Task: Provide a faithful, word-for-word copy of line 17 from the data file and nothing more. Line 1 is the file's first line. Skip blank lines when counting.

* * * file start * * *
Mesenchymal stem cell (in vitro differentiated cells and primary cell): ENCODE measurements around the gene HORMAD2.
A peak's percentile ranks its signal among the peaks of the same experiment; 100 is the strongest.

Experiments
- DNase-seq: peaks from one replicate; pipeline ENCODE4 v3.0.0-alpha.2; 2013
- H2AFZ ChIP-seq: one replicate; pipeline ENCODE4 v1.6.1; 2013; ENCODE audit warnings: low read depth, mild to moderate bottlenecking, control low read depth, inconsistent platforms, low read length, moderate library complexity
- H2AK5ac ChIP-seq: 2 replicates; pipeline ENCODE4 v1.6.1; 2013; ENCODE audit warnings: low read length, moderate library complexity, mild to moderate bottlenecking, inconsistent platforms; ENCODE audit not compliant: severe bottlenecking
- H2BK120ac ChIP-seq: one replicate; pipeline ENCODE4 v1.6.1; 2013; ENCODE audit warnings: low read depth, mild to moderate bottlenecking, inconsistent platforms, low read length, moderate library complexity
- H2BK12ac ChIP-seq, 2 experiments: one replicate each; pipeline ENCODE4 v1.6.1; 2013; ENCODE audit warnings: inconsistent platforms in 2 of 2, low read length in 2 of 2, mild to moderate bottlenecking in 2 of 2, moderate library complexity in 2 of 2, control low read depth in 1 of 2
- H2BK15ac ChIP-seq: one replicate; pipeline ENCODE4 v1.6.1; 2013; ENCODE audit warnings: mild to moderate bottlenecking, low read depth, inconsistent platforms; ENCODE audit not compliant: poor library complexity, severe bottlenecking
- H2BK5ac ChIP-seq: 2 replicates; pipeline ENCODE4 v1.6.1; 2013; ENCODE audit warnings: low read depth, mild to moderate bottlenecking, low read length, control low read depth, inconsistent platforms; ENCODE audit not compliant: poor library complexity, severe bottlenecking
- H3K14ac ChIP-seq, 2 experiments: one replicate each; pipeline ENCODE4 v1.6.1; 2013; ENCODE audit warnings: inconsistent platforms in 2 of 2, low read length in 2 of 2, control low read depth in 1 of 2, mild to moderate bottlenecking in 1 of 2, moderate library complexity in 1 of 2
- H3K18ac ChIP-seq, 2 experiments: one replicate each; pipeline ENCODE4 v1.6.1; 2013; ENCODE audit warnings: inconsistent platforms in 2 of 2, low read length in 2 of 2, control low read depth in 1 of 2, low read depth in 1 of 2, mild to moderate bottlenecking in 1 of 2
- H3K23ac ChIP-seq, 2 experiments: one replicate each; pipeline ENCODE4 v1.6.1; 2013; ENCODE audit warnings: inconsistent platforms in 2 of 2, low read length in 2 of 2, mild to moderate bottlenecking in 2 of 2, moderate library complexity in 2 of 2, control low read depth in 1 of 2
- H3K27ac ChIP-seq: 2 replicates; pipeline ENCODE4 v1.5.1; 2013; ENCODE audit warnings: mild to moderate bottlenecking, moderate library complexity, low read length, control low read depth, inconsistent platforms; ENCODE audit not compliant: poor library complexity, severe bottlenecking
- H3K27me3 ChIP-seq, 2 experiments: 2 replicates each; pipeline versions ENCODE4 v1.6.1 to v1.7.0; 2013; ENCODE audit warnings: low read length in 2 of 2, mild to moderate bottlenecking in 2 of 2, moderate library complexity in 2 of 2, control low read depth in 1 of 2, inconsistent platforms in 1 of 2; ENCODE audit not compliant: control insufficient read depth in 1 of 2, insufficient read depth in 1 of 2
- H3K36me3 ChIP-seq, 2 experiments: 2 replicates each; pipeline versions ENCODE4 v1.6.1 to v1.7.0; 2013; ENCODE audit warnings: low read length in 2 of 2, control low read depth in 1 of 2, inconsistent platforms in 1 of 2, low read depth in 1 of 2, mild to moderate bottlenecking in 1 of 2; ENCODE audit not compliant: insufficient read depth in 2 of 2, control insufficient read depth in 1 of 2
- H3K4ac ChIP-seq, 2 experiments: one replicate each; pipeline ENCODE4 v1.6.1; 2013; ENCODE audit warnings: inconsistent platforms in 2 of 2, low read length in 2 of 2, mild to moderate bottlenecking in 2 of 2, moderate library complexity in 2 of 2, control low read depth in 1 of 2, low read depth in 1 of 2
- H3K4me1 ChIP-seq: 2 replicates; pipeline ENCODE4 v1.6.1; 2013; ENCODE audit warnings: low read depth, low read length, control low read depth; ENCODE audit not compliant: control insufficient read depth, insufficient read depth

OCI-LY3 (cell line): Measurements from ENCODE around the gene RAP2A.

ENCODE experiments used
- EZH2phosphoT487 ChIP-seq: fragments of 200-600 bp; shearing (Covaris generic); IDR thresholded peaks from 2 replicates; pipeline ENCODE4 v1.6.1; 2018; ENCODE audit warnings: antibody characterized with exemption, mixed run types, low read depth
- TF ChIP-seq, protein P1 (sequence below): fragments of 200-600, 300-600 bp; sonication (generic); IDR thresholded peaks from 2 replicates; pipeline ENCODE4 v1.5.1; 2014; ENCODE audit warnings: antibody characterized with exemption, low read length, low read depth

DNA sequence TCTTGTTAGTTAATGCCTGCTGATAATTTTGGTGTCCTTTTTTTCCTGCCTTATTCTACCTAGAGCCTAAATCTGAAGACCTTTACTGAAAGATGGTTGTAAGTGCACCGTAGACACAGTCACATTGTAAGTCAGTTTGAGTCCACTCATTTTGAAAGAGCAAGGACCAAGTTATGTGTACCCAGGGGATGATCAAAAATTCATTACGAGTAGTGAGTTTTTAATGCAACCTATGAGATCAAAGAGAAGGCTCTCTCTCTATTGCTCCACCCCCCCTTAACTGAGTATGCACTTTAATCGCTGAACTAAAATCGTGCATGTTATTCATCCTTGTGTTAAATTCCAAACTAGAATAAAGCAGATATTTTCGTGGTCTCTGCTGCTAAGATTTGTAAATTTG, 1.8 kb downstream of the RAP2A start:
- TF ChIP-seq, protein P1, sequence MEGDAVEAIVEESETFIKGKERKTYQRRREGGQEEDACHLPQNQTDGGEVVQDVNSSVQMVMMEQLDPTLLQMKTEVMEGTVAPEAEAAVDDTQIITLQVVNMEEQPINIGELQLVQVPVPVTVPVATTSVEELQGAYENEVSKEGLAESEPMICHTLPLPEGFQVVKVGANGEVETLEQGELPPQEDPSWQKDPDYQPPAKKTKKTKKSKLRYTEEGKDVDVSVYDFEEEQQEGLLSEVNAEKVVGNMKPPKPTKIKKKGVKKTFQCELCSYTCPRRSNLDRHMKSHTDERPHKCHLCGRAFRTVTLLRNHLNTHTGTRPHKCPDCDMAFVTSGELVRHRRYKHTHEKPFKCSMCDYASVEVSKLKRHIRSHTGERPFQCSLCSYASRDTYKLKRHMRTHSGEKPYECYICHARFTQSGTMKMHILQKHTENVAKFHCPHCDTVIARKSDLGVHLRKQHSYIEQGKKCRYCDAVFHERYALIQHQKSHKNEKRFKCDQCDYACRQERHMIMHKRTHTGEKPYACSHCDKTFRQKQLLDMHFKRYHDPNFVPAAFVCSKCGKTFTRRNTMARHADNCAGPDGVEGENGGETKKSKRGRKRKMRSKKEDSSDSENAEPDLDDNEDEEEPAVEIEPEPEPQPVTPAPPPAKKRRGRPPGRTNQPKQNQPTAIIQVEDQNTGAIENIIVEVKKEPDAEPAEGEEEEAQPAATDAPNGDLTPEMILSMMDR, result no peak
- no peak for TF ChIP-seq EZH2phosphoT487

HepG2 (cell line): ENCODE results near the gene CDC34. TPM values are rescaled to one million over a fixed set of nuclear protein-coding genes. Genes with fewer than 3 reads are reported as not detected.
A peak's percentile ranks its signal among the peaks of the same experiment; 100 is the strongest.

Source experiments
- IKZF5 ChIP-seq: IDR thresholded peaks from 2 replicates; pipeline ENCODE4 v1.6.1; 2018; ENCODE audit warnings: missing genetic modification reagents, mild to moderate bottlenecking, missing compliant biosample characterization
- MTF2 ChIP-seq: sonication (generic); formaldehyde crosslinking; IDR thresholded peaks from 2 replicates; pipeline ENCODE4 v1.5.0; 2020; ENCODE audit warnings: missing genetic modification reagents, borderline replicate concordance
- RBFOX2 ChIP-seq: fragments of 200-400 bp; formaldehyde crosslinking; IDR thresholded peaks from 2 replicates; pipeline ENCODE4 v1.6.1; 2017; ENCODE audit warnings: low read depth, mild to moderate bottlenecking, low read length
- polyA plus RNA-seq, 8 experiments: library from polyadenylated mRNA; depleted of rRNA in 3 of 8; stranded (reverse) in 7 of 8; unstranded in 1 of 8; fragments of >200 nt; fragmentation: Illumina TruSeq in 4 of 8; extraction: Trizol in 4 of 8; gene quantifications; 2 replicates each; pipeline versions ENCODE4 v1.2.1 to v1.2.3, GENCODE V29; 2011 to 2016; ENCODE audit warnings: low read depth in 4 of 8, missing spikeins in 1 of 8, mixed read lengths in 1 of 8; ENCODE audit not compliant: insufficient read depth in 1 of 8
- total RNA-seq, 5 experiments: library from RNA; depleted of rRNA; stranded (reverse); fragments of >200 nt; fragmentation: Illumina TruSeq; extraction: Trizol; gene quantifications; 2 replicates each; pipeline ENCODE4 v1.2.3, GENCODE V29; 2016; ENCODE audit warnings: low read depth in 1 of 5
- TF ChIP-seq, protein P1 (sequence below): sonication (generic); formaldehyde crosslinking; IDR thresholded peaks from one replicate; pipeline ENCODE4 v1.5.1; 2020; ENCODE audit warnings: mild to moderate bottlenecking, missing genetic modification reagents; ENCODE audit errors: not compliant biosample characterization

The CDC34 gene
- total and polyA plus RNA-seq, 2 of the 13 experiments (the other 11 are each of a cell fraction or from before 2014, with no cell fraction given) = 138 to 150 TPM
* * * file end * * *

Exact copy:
- H3K4ac ChIP-seq, 2 experiments: one replicate each; pipeline ENCODE4 v1.6.1; 2013; ENCODE audit warnings: inconsistent platforms in 2 of 2, low read length in 2 of 2, mild to moderate bottlenecking in 2 of 2, moderate library complexity in 2 of 2, control low read depth in 1 of 2, low read depth in 1 of 2